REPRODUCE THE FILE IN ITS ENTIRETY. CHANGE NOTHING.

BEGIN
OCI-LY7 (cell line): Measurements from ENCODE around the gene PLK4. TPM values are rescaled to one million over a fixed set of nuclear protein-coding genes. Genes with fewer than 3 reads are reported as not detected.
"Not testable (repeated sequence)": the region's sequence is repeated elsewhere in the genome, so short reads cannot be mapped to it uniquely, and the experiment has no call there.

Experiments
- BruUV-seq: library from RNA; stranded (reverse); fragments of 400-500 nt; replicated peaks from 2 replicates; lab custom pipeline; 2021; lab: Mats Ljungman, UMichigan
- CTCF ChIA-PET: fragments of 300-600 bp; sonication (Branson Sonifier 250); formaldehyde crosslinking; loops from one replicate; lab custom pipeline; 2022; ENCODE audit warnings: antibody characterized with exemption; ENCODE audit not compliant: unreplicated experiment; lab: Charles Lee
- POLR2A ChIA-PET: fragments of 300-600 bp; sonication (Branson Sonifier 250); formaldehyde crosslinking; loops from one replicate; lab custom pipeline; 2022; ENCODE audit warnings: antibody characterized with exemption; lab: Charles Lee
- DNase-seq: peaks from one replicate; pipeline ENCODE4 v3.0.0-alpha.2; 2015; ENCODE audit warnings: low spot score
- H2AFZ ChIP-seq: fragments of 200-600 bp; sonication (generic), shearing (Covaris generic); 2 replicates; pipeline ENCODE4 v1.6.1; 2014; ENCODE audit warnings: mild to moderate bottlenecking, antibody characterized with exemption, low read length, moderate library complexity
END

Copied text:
OCI-LY7 (cell line): Measurements from ENCODE around the gene PLK4. TPM values are rescaled to one million over a fixed set of nuclear protein-coding genes. Genes with fewer than 3 reads are reported as not detected.
"Not testable (repeated sequence)": the region's sequence is repeated elsewhere in the genome, so short reads cannot be mapped to it uniquely, and the experiment has no call there.

Experiments
- BruUV-seq: library from RNA; stranded (reverse); fragments of 400-500 nt; replicated peaks from 2 replicates; lab custom pipeline; 2021; lab: Mats Ljungman, UMichigan
- CTCF ChIA-PET: fragments of 300-600 bp; sonication (Branson Sonifier 250); formaldehyde crosslinking; loops from one replicate; lab custom pipeline; 2022; ENCODE audit warnings: antibody characterized with exemption; ENCODE audit not compliant: unreplicated experiment; lab: Charles Lee
- POLR2A ChIA-PET: fragments of 300-600 bp; sonication (Branson Sonifier 250); formaldehyde crosslinking; loops from one replicate; lab custom pipeline; 2022; ENCODE audit warnings: antibody characterized with exemption; lab: Charles Lee
- DNase-seq: peaks from one replicate; pipeline ENCODE4 v3.0.0-alpha.2; 2015; ENCODE audit warnings: low spot score
- H2AFZ ChIP-seq: fragments of 200-600 bp; sonication (generic), shearing (Covaris generic); 2 replicates; pipeline ENCODE4 v1.6.1; 2014; ENCODE audit warnings: mild to moderate bottlenecking, antibody characterized with exemption, low read length, moderate library complexity